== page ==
Organizer cited for chaotic and unauthorized Santa Cruz Ride Out – Santa Cruz Sentinel
SANTA CRUZ – More than 5,000 cyclists affected traffic and endangered residents as they traveled to Santa Cruz on Saturday for the Santa Cruz Ride Out.
Cyclists started at Capitola Road and 41st Avenue in Capitola and rode through Santa Cruz, according to a virtual promotional flyer for the event. Crowds of cyclists made up of a mix of small children, teens and other BMX enthusiasts rode the streets of Santa Cruz, blocking traffic.
The Santa Cruz Police Department warned residents of the expected delays via a Facebook post on Saturday morning. However, traffic problems posed a threat to emergency services, according to Lt. Wes Morey of Santa Cruz.
“It created traffic jams everywhere. Ambulances, fire trucks and even for the police department, it was difficult to get around town because of the traffic jams and the problems they caused, ”he said. “When you have 5,000 people on the roads like that, it’s going to create traffic jams.”
Police have received reports of cyclists hitting cars and people as they pass. This could be the result of frustration over the prolonged blockade of traffic by bikers, Morey noted.
“People in the cars start to get frustrated as they sit there waiting for these cyclists to pass, sitting there for half an hour,” Morey said. “They’re going to start honking at cyclists, and then cyclists go by and kick their car, or their car key, or try to break their window. This type of problem happened throughout the event.
Three separate accidents involving cars hitting bikers were also reported to police on Saturday. However, officers were unable to investigate the events as the cyclists had left the scene prior to their arrival.
This is usually due to the cause of the accident. In situations like this, the rider is at fault 90% of the time, Morey noted. Cyclists know this and will leave before the police arrive.
Visiting cyclists were not the only ones whose safety was threatened on Saturday. As cyclists passed through town, a man was assaulted. He was taken by ambulance to the Dominican hospital, according to Morey.
At the moment, the police are investigating and looking for leads. Investigators don’t know what triggered the event or if it was a random act of violence, Morey said.
“If they want to organize and run an event like this, they can get a permit, then we will have enough officers to protect the public and help these cyclists cross the streets safely,” Morey said. “Usually what happens is we find out (the event) the day before or two days before and it’s hard for us to have a group of officers there to help with that.”
Witnesses also reported large-scale shoplifting via social media at Safeway and Crow’s Nest Beach Market, but police were unable to confirm the crimes. Safeway and Beach Market did not immediately respond to Sentinel inquiries.
“We haven’t received any actual shoplifting reports,” Morey said. “They weren’t running there and stealing stuff. I saw people enter the Safeway and come out with bags. This was also the case with the beach market.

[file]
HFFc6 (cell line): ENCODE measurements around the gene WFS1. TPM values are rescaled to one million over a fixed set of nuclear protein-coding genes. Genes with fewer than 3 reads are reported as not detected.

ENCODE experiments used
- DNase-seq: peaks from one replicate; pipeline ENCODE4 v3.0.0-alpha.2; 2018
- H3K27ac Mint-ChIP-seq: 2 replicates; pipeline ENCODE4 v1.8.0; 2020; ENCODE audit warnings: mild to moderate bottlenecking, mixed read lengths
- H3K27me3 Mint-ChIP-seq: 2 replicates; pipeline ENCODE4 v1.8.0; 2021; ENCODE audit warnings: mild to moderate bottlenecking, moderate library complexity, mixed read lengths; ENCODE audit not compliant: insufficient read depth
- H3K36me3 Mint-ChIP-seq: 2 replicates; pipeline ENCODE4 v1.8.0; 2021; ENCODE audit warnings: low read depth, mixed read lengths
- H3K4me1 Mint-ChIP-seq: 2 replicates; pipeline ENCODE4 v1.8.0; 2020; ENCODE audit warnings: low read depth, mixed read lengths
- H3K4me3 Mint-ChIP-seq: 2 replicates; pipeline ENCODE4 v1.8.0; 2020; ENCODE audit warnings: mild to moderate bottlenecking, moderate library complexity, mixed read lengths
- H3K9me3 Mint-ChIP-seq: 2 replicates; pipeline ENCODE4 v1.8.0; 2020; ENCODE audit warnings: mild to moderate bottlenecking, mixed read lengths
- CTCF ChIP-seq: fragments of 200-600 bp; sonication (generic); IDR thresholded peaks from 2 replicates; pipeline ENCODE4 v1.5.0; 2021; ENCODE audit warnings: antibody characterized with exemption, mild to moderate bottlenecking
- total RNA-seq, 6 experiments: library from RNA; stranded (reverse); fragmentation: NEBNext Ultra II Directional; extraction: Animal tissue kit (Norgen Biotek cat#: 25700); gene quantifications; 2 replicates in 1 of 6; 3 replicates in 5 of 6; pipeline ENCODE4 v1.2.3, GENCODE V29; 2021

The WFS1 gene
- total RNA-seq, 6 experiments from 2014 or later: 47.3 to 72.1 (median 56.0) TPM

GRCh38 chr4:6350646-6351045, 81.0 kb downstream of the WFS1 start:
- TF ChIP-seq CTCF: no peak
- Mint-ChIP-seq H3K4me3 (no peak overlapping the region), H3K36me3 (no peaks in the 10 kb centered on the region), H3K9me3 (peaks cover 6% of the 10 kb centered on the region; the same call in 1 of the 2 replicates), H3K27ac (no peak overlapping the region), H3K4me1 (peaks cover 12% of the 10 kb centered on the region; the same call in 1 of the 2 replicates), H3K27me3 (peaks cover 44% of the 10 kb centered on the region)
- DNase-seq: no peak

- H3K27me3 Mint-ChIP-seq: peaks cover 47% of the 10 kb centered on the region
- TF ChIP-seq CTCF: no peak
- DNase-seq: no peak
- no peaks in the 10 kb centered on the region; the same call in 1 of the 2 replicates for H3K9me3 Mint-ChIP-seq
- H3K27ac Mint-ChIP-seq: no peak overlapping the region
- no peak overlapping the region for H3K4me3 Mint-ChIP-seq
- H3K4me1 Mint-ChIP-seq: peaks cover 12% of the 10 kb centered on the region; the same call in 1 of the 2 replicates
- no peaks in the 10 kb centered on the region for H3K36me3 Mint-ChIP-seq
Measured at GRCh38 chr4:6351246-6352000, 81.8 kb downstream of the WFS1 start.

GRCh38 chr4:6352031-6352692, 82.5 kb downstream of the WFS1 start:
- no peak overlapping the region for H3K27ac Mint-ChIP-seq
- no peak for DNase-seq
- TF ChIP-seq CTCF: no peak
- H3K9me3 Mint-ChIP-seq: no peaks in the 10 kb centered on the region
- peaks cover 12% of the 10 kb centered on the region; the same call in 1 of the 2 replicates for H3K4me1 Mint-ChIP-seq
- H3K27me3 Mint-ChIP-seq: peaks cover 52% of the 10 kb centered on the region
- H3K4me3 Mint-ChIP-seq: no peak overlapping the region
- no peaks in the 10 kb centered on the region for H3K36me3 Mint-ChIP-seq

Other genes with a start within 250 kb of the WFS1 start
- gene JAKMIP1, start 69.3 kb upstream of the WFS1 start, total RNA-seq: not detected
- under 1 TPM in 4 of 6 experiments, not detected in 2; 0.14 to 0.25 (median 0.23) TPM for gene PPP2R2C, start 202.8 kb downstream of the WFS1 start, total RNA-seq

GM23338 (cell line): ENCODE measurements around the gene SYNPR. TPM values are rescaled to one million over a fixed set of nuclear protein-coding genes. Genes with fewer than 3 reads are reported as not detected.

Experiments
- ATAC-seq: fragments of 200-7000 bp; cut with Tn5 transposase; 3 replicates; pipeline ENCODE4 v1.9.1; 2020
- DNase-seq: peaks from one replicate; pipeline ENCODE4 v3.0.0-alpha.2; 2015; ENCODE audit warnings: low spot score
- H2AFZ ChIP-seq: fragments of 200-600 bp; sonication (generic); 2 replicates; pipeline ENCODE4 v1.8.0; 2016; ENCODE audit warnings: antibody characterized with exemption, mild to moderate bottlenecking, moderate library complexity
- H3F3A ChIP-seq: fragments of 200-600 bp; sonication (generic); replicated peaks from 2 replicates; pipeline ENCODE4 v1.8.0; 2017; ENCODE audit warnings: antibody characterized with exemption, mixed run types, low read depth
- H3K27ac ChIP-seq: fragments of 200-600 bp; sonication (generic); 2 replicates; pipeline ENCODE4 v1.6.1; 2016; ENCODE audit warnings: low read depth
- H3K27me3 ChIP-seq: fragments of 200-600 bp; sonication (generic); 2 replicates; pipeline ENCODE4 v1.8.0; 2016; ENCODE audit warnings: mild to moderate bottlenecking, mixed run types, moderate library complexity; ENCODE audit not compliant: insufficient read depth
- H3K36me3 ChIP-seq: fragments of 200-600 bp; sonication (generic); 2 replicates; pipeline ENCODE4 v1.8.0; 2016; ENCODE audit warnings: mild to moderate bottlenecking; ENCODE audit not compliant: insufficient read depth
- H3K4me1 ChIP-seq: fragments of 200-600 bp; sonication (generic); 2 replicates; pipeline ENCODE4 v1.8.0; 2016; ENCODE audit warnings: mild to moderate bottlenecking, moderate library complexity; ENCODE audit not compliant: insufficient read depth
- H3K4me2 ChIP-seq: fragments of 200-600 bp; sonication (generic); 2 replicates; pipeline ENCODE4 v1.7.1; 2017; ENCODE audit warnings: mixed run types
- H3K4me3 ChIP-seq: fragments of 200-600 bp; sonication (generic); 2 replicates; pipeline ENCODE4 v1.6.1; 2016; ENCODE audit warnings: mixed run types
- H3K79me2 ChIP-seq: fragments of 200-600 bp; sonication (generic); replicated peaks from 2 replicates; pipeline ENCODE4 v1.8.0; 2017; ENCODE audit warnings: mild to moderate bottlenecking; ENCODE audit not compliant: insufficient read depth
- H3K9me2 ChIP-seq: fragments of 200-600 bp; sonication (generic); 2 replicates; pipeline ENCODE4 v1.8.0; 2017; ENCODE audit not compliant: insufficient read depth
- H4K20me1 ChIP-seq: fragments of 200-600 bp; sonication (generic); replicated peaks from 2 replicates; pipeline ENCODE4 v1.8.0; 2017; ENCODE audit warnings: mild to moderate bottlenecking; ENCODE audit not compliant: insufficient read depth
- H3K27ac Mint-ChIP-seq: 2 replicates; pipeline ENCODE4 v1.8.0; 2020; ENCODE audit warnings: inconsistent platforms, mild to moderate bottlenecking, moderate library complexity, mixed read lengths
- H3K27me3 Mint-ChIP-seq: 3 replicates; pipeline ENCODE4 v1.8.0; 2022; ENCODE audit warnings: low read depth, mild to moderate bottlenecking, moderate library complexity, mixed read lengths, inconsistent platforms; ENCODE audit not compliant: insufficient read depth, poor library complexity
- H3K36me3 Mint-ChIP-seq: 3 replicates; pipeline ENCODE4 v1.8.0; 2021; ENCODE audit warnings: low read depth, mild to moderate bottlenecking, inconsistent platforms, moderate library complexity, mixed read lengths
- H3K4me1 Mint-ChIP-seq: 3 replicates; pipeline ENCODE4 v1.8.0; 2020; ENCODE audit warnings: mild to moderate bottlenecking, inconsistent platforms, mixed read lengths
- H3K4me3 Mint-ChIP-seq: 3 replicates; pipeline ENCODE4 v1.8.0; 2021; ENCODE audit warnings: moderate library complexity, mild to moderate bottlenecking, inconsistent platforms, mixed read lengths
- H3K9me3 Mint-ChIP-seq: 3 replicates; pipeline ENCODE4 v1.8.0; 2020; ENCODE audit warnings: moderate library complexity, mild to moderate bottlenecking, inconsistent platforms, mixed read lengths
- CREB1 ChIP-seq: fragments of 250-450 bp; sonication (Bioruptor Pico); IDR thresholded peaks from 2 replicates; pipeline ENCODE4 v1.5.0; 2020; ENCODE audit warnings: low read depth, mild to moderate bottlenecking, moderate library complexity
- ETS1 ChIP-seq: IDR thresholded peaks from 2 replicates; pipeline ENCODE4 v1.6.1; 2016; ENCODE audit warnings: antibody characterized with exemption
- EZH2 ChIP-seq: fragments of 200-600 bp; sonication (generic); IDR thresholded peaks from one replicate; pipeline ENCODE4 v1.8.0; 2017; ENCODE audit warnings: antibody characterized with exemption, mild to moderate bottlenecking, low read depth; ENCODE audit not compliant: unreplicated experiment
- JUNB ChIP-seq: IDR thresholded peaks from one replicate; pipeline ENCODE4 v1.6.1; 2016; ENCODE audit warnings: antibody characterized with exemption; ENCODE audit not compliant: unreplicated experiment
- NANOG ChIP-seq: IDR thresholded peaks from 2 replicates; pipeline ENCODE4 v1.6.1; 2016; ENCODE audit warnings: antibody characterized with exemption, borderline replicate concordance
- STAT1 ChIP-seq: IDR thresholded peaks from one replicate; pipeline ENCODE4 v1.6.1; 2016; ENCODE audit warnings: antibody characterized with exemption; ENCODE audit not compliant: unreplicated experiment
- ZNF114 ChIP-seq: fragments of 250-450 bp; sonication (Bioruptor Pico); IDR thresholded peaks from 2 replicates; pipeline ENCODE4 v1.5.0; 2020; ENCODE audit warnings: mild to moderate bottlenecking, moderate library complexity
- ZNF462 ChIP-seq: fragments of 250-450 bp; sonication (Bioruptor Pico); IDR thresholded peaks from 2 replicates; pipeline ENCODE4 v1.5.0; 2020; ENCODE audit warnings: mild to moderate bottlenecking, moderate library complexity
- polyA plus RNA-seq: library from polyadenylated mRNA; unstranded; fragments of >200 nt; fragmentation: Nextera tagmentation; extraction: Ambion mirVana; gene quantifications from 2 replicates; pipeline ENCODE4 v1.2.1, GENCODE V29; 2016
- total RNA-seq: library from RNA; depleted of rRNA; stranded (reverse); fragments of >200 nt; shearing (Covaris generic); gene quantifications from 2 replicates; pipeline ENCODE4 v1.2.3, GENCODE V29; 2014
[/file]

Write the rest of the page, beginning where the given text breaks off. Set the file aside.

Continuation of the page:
Authorities cited Santa Cruz resident Thomas Laughron, 54, for staging an unauthorized and unauthorized major event in violation of the Santa Cruz municipal code, according to a statement from the Santa Cruz County Sheriff’s Office. The initial fine for the violation is $ 110, but court costs and assessments could increase the fine to $ 750, according to City Attorney Tony Condotti.
If Laughron had used the correct channels to authorize his event, the authorization fee would have been much higher. The event would be classified as a complex event, according to Santa Cruz spokeswoman Elizabeth Smith. This would require several street closures, the full rental of Harvey West Park and traffic control by the police department.
A permit for the Santa Cruz Ride Out event would have been a minimum of $ 4,500, Smith added. Permit fees could be higher depending on the number of police officers required and the street closures required for public safety.
“We are also seeking to recover costs in a separate civil action,” Condotti said in a statement. “In terms of expenses, it’s unusual for a court to order restitution for an infringement violation, but it’s not unprecedented.”
The event promoter is responsible for all other criminal activity in connection with the event, Morey noted. Police and the Santa Cruz County District Attorney determine if Laughron is responsible for the alleged assault.
Police recommend obtaining a permit in the city well in advance to ensure that local agencies can provide the highest level of safety, including liability insurance, which has a coverage requirement of $ 1 million. dollars in Santa Cruz.
Morey recommended starting the authorization process as soon as the event is scheduled. The city requires a minimum of 60 days before the event. However, Morey noted that the city lacks the capacity to facilitate an event of this scale and would have to draw resources from neighboring municipalities.
“Even though we knew it in advance, it’s still difficult to make this type of event safe for the community,” said Morey. “Still, we wouldn’t have enough officers to cope with the type of full-scale bike ride.”